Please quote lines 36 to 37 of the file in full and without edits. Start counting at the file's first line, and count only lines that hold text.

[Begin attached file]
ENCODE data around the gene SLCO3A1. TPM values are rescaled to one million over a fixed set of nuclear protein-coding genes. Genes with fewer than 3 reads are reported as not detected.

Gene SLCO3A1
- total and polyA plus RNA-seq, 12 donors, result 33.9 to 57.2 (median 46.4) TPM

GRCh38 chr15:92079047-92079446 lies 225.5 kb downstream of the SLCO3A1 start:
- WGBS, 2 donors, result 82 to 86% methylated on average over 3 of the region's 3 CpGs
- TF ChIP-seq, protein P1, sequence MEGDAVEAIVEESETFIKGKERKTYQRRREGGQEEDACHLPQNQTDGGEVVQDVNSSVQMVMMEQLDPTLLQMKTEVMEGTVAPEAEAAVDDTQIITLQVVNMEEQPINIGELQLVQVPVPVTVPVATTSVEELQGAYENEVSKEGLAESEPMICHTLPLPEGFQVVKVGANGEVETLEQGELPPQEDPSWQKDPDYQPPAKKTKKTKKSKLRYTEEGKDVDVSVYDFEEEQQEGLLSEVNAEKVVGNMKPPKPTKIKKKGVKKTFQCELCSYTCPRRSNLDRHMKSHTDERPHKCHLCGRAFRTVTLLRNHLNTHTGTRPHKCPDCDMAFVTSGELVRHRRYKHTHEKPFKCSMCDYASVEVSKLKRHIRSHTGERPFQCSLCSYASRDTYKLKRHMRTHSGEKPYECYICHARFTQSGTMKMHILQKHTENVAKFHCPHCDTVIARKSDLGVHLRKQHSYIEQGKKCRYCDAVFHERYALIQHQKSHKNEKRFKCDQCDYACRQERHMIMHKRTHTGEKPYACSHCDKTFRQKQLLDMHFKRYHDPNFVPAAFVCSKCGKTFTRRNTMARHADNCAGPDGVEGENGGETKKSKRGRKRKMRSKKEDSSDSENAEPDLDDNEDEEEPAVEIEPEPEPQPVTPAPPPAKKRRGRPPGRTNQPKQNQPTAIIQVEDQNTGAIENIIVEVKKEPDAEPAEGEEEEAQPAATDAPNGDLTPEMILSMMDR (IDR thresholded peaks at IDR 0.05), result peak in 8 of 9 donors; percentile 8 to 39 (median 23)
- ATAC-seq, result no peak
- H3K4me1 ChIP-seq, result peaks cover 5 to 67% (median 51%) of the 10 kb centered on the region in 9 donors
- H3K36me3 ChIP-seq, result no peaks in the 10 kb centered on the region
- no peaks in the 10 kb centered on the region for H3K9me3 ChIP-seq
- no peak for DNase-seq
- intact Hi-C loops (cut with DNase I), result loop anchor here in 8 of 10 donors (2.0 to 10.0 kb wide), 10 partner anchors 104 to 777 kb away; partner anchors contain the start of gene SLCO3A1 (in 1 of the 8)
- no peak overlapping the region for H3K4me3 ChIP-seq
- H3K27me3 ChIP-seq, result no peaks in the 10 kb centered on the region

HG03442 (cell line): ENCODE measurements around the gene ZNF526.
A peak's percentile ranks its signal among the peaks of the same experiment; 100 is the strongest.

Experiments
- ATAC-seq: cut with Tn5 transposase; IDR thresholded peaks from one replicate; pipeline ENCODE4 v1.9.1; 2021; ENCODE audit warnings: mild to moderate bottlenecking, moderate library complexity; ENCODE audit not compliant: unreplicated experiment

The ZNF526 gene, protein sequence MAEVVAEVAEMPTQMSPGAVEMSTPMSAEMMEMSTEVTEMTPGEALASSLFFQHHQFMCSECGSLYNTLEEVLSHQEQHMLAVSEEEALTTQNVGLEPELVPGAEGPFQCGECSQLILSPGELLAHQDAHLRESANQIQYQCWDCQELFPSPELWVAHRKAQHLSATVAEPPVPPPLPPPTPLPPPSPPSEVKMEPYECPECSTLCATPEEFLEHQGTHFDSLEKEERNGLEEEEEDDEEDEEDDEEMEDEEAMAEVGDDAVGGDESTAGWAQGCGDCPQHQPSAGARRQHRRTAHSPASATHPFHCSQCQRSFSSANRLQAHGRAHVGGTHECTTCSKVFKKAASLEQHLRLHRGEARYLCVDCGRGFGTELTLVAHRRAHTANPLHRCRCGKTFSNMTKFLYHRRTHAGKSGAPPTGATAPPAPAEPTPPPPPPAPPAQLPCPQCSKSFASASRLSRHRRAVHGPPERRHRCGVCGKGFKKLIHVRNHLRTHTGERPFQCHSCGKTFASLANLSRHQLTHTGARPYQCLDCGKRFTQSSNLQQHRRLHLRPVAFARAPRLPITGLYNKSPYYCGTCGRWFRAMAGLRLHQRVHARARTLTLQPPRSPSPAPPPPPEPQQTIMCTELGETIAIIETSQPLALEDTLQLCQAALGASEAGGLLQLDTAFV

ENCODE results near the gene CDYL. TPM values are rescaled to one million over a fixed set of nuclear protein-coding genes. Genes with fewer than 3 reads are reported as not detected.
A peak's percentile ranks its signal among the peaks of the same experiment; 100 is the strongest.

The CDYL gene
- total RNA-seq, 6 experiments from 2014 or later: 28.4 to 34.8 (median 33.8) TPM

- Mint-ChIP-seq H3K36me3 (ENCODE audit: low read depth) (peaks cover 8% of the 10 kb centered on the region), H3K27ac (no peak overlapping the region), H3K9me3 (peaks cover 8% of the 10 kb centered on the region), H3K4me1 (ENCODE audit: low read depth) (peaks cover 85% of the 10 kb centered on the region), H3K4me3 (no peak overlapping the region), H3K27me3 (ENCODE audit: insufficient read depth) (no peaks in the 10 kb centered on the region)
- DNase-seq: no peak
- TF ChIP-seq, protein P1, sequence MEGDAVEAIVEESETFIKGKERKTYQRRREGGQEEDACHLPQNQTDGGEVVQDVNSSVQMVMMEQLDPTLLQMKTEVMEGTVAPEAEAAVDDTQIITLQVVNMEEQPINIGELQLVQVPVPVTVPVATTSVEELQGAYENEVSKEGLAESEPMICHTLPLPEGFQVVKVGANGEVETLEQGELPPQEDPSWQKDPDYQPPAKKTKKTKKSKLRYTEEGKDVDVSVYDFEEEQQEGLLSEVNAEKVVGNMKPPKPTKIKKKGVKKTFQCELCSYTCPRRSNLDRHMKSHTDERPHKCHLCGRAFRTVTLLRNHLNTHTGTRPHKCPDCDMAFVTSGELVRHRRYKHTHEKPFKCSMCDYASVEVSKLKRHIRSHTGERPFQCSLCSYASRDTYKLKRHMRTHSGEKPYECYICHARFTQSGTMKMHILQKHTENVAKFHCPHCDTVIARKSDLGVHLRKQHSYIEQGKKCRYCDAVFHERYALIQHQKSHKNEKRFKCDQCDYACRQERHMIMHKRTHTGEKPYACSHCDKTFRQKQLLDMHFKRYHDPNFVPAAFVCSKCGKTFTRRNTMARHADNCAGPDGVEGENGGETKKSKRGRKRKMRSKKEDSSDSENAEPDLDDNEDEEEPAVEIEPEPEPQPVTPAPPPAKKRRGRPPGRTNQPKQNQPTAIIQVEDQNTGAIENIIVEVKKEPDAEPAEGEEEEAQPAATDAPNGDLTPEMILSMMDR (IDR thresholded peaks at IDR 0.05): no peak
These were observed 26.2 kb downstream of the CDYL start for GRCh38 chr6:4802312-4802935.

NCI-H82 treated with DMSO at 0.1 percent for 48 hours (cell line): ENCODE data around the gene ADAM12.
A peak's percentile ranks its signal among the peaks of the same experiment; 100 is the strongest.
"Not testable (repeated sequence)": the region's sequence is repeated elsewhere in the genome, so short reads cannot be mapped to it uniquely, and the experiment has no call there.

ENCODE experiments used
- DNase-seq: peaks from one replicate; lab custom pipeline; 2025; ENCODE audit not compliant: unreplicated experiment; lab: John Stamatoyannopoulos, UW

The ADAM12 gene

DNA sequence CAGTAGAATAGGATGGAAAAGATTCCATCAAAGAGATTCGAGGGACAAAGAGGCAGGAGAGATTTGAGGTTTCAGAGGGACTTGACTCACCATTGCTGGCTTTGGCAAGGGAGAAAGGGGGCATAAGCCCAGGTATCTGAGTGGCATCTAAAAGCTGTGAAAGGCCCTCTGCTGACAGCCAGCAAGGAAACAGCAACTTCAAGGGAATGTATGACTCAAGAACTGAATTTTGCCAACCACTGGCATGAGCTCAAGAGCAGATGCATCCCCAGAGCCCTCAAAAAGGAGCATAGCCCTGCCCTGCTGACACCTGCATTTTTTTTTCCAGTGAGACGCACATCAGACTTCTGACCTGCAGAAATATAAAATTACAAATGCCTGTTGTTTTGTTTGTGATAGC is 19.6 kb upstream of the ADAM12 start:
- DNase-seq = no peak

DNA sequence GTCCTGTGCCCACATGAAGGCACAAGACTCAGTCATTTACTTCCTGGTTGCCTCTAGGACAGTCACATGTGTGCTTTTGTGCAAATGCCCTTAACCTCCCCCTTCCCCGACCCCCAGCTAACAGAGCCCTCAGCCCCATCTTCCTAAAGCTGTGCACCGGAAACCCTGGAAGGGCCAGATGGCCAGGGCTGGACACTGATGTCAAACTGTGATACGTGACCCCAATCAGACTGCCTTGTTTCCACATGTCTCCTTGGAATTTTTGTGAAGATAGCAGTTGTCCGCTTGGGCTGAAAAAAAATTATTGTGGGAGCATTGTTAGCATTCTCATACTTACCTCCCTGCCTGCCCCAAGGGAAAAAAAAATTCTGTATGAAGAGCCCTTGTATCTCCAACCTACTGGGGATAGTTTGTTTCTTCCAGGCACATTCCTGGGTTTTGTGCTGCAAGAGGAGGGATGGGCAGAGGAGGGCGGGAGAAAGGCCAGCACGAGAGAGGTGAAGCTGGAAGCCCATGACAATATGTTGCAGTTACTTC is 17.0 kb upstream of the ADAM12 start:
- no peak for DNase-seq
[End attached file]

DNA sequence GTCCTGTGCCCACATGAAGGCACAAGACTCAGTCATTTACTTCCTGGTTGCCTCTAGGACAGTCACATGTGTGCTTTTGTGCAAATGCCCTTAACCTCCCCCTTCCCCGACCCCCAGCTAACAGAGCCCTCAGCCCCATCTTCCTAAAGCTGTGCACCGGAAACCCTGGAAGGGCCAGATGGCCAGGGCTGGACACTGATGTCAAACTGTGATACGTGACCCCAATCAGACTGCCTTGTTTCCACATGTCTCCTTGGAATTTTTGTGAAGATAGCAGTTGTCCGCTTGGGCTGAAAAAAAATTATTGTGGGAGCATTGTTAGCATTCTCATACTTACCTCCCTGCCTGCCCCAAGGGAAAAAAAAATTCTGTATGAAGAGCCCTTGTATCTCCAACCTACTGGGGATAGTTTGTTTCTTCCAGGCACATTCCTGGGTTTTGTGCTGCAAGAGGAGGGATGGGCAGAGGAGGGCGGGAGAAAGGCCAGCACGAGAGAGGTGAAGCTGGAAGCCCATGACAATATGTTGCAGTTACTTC is 17.0 kb upstream of the ADAM12 start:
- no peak for DNase-seq